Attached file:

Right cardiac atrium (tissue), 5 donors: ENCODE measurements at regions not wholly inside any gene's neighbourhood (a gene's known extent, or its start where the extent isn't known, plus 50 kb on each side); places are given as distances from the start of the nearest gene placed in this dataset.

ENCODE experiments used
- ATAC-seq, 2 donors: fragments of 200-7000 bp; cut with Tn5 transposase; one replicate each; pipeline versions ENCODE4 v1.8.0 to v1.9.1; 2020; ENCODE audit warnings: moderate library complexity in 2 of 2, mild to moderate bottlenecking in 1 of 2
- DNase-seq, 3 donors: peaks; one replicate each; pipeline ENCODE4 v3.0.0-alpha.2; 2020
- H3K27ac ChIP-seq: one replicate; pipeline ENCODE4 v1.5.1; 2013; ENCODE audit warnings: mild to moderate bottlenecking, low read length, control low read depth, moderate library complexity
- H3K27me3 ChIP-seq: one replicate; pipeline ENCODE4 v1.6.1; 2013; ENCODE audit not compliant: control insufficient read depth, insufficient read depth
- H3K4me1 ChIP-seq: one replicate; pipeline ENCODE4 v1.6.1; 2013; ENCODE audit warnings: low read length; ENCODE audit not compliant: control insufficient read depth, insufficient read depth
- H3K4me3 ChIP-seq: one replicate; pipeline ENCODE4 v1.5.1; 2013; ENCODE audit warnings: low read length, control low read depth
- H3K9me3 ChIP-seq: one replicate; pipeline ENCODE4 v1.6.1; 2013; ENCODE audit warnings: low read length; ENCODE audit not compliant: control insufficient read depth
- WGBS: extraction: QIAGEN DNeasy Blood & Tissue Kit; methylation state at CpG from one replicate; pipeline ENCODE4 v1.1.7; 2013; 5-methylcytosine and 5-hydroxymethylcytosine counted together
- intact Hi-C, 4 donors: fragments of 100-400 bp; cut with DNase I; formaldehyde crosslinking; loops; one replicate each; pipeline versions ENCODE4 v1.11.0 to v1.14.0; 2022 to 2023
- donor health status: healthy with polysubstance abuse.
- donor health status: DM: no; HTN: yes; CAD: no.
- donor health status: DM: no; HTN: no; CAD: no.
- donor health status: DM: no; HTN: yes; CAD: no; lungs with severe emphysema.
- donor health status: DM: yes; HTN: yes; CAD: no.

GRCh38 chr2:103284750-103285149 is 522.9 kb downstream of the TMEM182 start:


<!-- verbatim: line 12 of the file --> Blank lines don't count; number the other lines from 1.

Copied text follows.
- donor health status: healthy with polysubstance abuse.